Why is it So Darn Hard to Quit Smoking and Ways to Make it Easier
by Erika Slater
So, why is it so darn hard to quit smoking? This article will answer your questions and explain what you can do to be successful to stop smoking.
Are you a smoker still?
More to the point, were you once a smoker and quit, but now find yourself being a smoker all over again and wanting to quit again? Many smokers got concerned during the COVID-19 outbreak in 2020 due the virus impacting the lung placing smokers and vapers in a risk category.
Do you find no matter what you try or do, you seem to always revert back to smoking? Why is it so darn hard to quit smoking?
On the other hand, you may be reading this but not a smoker but have a spouse, family member or a friend that smokes and you’re doing research for them, or want to understand just why they can’t seem to quit, or have trouble staying a non-smoker when they do.
Regardless of your circumstances I’ve got some answers for you today on “why it is so darn hard to stop smoking.”
If you want to know my qualifications for this topic then I was a smoker once myself before I quit smoking using hypnosis many years ago. I’ve helped many people quit with my stop smoking hypnosis programs over the last decades and met many that have found it hard to quit and stay a non-smoker.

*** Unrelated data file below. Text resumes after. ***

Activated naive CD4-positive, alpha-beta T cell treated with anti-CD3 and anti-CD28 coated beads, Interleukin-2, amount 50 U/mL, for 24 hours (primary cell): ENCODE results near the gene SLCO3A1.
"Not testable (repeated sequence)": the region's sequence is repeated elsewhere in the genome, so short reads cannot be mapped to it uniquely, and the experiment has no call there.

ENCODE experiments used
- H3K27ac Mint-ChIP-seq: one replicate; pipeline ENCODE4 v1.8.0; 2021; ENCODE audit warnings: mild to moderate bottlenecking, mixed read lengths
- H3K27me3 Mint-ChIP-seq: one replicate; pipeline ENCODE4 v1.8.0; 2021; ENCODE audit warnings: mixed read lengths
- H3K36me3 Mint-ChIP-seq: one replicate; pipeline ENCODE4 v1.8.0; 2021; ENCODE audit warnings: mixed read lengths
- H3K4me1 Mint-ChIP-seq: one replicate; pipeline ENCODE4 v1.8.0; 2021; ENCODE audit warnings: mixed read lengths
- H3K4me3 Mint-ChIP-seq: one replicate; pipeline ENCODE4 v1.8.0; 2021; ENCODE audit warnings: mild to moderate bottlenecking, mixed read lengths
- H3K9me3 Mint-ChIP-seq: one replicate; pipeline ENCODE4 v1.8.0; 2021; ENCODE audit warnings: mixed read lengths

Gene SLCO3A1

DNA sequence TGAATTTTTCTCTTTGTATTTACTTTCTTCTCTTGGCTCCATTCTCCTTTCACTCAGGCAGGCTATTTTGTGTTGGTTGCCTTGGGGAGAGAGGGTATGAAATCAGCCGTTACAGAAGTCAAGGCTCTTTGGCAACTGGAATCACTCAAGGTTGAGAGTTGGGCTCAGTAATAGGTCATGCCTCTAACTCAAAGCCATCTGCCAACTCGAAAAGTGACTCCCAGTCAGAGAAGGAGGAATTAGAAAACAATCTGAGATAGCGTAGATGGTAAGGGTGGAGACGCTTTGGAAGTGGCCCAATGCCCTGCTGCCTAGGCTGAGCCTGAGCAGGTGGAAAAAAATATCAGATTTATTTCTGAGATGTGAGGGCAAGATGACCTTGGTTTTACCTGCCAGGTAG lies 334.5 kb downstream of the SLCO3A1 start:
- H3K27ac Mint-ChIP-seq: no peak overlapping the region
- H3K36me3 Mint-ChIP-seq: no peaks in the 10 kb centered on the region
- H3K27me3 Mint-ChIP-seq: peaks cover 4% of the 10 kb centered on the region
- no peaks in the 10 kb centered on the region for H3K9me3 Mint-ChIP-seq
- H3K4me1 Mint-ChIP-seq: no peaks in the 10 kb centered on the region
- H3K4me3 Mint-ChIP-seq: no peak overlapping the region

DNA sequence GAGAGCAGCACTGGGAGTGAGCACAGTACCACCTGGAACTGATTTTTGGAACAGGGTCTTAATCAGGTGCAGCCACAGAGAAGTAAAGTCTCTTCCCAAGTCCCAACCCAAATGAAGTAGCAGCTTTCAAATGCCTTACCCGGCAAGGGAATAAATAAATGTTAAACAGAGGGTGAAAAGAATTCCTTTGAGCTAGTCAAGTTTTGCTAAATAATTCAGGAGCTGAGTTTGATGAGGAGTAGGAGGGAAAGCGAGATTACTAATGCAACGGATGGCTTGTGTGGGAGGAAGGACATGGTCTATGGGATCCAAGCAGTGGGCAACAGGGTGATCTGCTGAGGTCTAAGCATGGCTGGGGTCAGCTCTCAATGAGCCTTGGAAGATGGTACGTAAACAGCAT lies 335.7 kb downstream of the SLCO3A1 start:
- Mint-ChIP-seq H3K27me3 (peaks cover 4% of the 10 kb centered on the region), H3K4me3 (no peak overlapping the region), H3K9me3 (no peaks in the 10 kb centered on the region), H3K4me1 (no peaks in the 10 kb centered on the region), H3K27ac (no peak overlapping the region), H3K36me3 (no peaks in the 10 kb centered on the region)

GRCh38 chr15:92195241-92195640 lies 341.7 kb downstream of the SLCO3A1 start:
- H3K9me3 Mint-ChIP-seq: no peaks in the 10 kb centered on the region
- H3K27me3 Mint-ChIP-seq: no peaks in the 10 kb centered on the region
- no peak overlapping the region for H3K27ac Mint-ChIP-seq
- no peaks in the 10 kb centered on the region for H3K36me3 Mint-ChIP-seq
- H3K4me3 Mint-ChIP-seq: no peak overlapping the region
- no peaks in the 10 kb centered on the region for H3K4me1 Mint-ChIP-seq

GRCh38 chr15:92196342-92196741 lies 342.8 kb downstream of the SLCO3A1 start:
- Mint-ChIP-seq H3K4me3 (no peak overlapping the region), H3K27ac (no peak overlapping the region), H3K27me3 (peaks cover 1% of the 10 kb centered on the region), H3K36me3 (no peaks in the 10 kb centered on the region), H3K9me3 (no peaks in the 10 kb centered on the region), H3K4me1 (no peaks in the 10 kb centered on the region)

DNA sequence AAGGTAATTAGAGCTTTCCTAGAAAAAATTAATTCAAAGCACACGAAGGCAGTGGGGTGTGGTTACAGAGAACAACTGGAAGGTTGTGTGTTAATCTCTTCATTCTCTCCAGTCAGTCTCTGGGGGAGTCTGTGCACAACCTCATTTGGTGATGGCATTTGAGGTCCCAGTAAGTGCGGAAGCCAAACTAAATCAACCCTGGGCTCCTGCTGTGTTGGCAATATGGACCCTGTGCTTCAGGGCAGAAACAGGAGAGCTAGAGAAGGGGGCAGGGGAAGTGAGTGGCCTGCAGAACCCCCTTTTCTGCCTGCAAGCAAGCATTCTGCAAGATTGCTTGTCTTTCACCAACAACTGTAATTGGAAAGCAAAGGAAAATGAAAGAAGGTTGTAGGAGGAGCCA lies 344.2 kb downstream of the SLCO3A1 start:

So, I have experience in the topic. You could say I’ve experienced and know “why it is so darn hard to quit smoking.”
Let’s discuss a few of the main reasons now…
THE MAIN REASONS IT’S SO HARD TO QUIT SMOKING:
Now speaking from experience this is true for many who aren’t successful but they may not have even realized it. That is, they thought they were ready, and really wanted to quit, but underneath there was something going in their unconscious mind which eventually scuttled their attempts.
Quitting cigarettes may not have even been the smoker’s idea. A Doctor or family member including spouse may be the one prodding the person to quit for heath reason, and they listened and felt it did make sense and so they should try to quit.
Right intent but wrong reason.
Unless the smoker comes to the conclusion themselves to quit then it doesn’t matter what method they use to stop – the failure rate is high!
There are other individuals who are ready to quit smoking, and believe me really want to quit smoking, and even have some good strategies for quitting, but too much of their bad habits and routines once included in their ‘smoking’ rituals, still persist and sabotage their attempt.